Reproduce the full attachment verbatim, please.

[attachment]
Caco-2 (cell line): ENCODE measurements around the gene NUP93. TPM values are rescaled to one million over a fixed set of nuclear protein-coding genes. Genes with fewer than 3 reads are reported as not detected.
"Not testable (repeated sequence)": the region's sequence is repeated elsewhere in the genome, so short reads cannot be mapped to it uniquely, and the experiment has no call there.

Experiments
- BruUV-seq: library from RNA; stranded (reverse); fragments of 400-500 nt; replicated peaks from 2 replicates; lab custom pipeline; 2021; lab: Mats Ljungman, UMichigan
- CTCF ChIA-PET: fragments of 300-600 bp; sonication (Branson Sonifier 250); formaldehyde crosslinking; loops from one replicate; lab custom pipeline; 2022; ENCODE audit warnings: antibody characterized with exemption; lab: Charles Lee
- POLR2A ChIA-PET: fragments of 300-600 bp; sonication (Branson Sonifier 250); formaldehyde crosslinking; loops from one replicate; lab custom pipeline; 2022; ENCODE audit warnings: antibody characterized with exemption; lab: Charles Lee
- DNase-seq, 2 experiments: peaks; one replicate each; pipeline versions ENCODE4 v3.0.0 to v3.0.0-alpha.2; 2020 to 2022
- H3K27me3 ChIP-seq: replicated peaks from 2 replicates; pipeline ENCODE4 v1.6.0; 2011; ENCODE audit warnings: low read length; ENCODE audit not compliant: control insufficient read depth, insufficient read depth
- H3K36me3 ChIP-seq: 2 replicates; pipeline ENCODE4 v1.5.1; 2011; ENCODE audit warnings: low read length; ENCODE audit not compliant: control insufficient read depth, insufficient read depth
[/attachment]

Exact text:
Caco-2 (cell line): ENCODE measurements around the gene NUP93. TPM values are rescaled to one million over a fixed set of nuclear protein-coding genes. Genes with fewer than 3 reads are reported as not detected.
"Not testable (repeated sequence)": the region's sequence is repeated elsewhere in the genome, so short reads cannot be mapped to it uniquely, and the experiment has no call there.

Experiments
- BruUV-seq: library from RNA; stranded (reverse); fragments of 400-500 nt; replicated peaks from 2 replicates; lab custom pipeline; 2021; lab: Mats Ljungman, UMichigan
- CTCF ChIA-PET: fragments of 300-600 bp; sonication (Branson Sonifier 250); formaldehyde crosslinking; loops from one replicate; lab custom pipeline; 2022; ENCODE audit warnings: antibody characterized with exemption; lab: Charles Lee
- POLR2A ChIA-PET: fragments of 300-600 bp; sonication (Branson Sonifier 250); formaldehyde crosslinking; loops from one replicate; lab custom pipeline; 2022; ENCODE audit warnings: antibody characterized with exemption; lab: Charles Lee
- DNase-seq, 2 experiments: peaks; one replicate each; pipeline versions ENCODE4 v3.0.0 to v3.0.0-alpha.2; 2020 to 2022
- H3K27me3 ChIP-seq: replicated peaks from 2 replicates; pipeline ENCODE4 v1.6.0; 2011; ENCODE audit warnings: low read length; ENCODE audit not compliant: control insufficient read depth, insufficient read depth
- H3K36me3 ChIP-seq: 2 replicates; pipeline ENCODE4 v1.5.1; 2011; ENCODE audit warnings: low read length; ENCODE audit not compliant: control insufficient read depth, insufficient read depth